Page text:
A huge discovery that was incompatible with our current theories of dark matter and galaxy formation may have just been resolved.
After a new analysis, astronomers have determined that NGC1052-DF2 - found last year to contain absolutely no dark matter - is a lot closer to us than previous calculations estimated. Which means that it likely does have dark matter after all.
Dark matter is a looming great big question mark over the Universe. We don't know what it is, and we can't detect it directly, but we know there's something out there creating the same effect as mass in the Universe.
Objects in galaxies, for instance, move faster than they should based on the mass we can directly detect; some undetectable force - some dark matter, if you will - is generating more gravity than we can account for with normal matter.
This stuff is fundamental to our understanding of the Universe. We believe it helped stars and galaxies form from the primordial soup that existed just after the Big Bang, and that it helps keep the stuff in galaxies from just flying off into space.
And our galaxy formation model depends on it.
"For decades, we thought that galaxies start their lives as blobs of dark matter," astronomer Pieter van Dokkum of Yale University said last year.
"After that everything else happens: gas falls into the dark matter halos, the gas turns into stars, they slowly build up, then you end up with galaxies like the Milky Way. NGC1052-DF2 challenges the standard ideas of how we think galaxies form."
Dark matter, therefore, seems to be a pretty critical ingredient, and, indeed, until the discovery of NGC1052-DF2, every galaxy seemed to have at least some. In fact, most seem to have more dark matter than normal matter.
So an international team of researchers led by the Instituto de Astrofísica de Canarias (IAC) decided to take a closer look. And they found that all the anomalous measurements in the previous research that pointed to an absence of dark matter were reliant on the distance to the galaxy - 64 million light-years away.
This gave them something to work with. Using five separate methods, including photometry from the Hubble Space Telescope and the Gemini Observatory, they recalculated the distance to NGC1052-DF2.
Each method turned up the same result - NGC1052-DF2 is much closer than 64 million light-years away. According to the team's multiple calculations, a more accurate distance would be around 42 million light-years.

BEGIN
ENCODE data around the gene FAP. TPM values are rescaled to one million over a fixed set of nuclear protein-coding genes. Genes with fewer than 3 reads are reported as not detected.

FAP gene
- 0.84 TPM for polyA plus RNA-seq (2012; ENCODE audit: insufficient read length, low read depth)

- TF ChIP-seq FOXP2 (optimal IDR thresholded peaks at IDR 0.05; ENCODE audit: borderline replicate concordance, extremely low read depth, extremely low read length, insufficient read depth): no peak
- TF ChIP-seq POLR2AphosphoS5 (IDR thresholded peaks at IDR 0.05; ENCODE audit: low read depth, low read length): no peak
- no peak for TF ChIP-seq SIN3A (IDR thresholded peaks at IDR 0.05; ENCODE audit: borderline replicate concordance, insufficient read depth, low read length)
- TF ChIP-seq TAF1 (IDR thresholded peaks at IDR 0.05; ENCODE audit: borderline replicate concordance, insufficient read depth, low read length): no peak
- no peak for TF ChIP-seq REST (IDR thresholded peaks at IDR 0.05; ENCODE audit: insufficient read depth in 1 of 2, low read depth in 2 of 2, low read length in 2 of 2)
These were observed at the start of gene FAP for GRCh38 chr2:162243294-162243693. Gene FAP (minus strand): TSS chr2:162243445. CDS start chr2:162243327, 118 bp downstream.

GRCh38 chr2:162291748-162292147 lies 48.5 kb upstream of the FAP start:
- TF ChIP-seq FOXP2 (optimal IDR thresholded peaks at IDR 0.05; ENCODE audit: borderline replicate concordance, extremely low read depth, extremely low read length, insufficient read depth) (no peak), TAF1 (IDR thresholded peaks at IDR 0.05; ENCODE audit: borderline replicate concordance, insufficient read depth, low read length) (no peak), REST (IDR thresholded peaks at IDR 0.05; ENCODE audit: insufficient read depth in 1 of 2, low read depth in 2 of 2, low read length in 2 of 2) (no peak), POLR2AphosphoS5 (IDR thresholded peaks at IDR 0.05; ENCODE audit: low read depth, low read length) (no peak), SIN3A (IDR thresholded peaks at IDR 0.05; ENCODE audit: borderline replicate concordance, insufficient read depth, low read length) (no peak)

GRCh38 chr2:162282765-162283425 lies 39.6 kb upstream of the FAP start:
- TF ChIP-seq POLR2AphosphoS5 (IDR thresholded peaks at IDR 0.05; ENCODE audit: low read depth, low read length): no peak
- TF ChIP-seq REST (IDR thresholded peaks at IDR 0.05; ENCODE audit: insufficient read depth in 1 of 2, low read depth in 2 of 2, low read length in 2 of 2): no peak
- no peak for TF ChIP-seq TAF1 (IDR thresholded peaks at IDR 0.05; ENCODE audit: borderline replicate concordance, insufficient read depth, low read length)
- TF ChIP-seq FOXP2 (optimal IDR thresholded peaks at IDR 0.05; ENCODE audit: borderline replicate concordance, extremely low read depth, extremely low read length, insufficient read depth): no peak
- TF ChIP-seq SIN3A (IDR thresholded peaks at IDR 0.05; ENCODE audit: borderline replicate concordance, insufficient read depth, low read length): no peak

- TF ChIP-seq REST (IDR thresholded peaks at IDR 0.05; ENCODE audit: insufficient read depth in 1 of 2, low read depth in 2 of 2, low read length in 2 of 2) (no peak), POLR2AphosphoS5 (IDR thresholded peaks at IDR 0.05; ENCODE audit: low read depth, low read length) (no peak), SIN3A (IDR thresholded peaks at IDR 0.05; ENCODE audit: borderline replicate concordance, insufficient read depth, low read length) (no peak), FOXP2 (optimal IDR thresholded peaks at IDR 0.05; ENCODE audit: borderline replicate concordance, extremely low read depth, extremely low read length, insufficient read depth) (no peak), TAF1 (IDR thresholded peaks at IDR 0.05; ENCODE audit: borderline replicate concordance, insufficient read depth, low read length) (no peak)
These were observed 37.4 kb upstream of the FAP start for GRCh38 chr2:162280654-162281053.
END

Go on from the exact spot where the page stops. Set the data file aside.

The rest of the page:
Based on this new distance, the mass of the galaxy is about half of what it was thought to be previously - and the mass of the stars is only about a quarter of what previous analysis suggested.
So, not only does the galaxy itself have less mass, but the proportion of normal matter within that mass is smaller. This implies that the rest must be made up of - you guessed it - dark matter.
On top of the calculations, the lack of dark matter had previously been inferred based on the slow movement of star clusters within the galaxy. With less mass in the galaxy overall, this movement speed is actually pretty normal.
"With this revised distance," the researchers wrote in their paper, "the galaxy appears to be a rather ordinary low surface brightness galaxy with plenty of room for dark matter."
Now, this is not the end of the tale. We are yet to see if a similar numbers issue also affects NGC1052-DF4, a galaxy calculated to be close to DF2 at around 63 million light-years away, that van Dokkum's team has found to also have no dark matter.
The researchers behind this latest finding are already working on it, and it looks like a pretty similar result is incoming. As physicist Mireia Montes from the University of New South Wales, Australia told ScienceAlert in an email, "their results also are telling us that NGC1052-DF4 is closer to us than what [van Dokkum's] team has inferred."
Watch this space: After all, science at work is a beautiful thing.
The research has been published in the Monthly Notices of the Royal Astronomical Society.